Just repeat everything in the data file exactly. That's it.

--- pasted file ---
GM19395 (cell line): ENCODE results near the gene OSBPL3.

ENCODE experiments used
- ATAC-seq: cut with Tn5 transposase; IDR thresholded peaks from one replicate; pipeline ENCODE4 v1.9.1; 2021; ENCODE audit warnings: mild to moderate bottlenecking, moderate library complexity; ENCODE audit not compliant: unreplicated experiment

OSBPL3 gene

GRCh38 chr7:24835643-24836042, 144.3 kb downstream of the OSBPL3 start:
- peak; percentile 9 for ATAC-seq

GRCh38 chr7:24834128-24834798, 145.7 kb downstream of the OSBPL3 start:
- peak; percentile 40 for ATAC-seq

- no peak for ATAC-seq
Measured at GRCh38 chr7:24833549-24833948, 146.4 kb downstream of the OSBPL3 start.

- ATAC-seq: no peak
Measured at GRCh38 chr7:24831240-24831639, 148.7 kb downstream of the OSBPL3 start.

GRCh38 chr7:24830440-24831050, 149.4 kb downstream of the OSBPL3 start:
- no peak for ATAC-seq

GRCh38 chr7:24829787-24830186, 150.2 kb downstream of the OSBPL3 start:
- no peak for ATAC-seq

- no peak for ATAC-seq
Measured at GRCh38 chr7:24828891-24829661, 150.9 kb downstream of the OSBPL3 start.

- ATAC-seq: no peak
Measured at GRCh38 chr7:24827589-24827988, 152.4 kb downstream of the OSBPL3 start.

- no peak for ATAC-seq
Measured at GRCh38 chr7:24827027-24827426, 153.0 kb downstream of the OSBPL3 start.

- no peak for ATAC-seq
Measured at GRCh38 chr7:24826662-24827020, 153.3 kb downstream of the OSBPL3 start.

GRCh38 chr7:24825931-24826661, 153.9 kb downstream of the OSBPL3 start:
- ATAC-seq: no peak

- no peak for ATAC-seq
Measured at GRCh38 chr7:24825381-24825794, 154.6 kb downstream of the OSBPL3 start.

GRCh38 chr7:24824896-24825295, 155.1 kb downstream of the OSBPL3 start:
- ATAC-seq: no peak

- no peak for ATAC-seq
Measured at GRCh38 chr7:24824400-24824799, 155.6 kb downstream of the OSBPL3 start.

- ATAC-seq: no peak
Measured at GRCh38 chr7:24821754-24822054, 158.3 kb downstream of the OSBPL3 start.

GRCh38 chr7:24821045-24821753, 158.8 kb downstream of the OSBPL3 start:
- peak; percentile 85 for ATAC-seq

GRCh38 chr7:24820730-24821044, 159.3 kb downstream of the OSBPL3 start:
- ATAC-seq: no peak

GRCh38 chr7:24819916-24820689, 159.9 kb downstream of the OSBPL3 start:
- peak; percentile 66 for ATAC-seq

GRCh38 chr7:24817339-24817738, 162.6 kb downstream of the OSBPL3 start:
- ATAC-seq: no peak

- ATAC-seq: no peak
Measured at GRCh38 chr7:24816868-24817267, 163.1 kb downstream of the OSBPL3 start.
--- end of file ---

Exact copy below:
GM19395 (cell line): ENCODE results near the gene OSBPL3.

ENCODE experiments used
- ATAC-seq: cut with Tn5 transposase; IDR thresholded peaks from one replicate; pipeline ENCODE4 v1.9.1; 2021; ENCODE audit warnings: mild to moderate bottlenecking, moderate library complexity; ENCODE audit not compliant: unreplicated experiment

OSBPL3 gene

GRCh38 chr7:24835643-24836042, 144.3 kb downstream of the OSBPL3 start:
- peak; percentile 9 for ATAC-seq

GRCh38 chr7:24834128-24834798, 145.7 kb downstream of the OSBPL3 start:
- peak; percentile 40 for ATAC-seq

- no peak for ATAC-seq
Measured at GRCh38 chr7:24833549-24833948, 146.4 kb downstream of the OSBPL3 start.

- ATAC-seq: no peak
Measured at GRCh38 chr7:24831240-24831639, 148.7 kb downstream of the OSBPL3 start.

GRCh38 chr7:24830440-24831050, 149.4 kb downstream of the OSBPL3 start:
- no peak for ATAC-seq

GRCh38 chr7:24829787-24830186, 150.2 kb downstream of the OSBPL3 start:
- no peak for ATAC-seq

- no peak for ATAC-seq
Measured at GRCh38 chr7:24828891-24829661, 150.9 kb downstream of the OSBPL3 start.

- ATAC-seq: no peak
Measured at GRCh38 chr7:24827589-24827988, 152.4 kb downstream of the OSBPL3 start.

- no peak for ATAC-seq
Measured at GRCh38 chr7:24827027-24827426, 153.0 kb downstream of the OSBPL3 start.

- no peak for ATAC-seq
Measured at GRCh38 chr7:24826662-24827020, 153.3 kb downstream of the OSBPL3 start.

GRCh38 chr7:24825931-24826661, 153.9 kb downstream of the OSBPL3 start:
- ATAC-seq: no peak

- no peak for ATAC-seq
Measured at GRCh38 chr7:24825381-24825794, 154.6 kb downstream of the OSBPL3 start.

GRCh38 chr7:24824896-24825295, 155.1 kb downstream of the OSBPL3 start:
- ATAC-seq: no peak

- no peak for ATAC-seq
Measured at GRCh38 chr7:24824400-24824799, 155.6 kb downstream of the OSBPL3 start.

- ATAC-seq: no peak
Measured at GRCh38 chr7:24821754-24822054, 158.3 kb downstream of the OSBPL3 start.

GRCh38 chr7:24821045-24821753, 158.8 kb downstream of the OSBPL3 start:
- peak; percentile 85 for ATAC-seq

GRCh38 chr7:24820730-24821044, 159.3 kb downstream of the OSBPL3 start:
- ATAC-seq: no peak

GRCh38 chr7:24819916-24820689, 159.9 kb downstream of the OSBPL3 start:
- peak; percentile 66 for ATAC-seq

GRCh38 chr7:24817339-24817738, 162.6 kb downstream of the OSBPL3 start:
- ATAC-seq: no peak

- ATAC-seq: no peak
Measured at GRCh38 chr7:24816868-24817267, 163.1 kb downstream of the OSBPL3 start.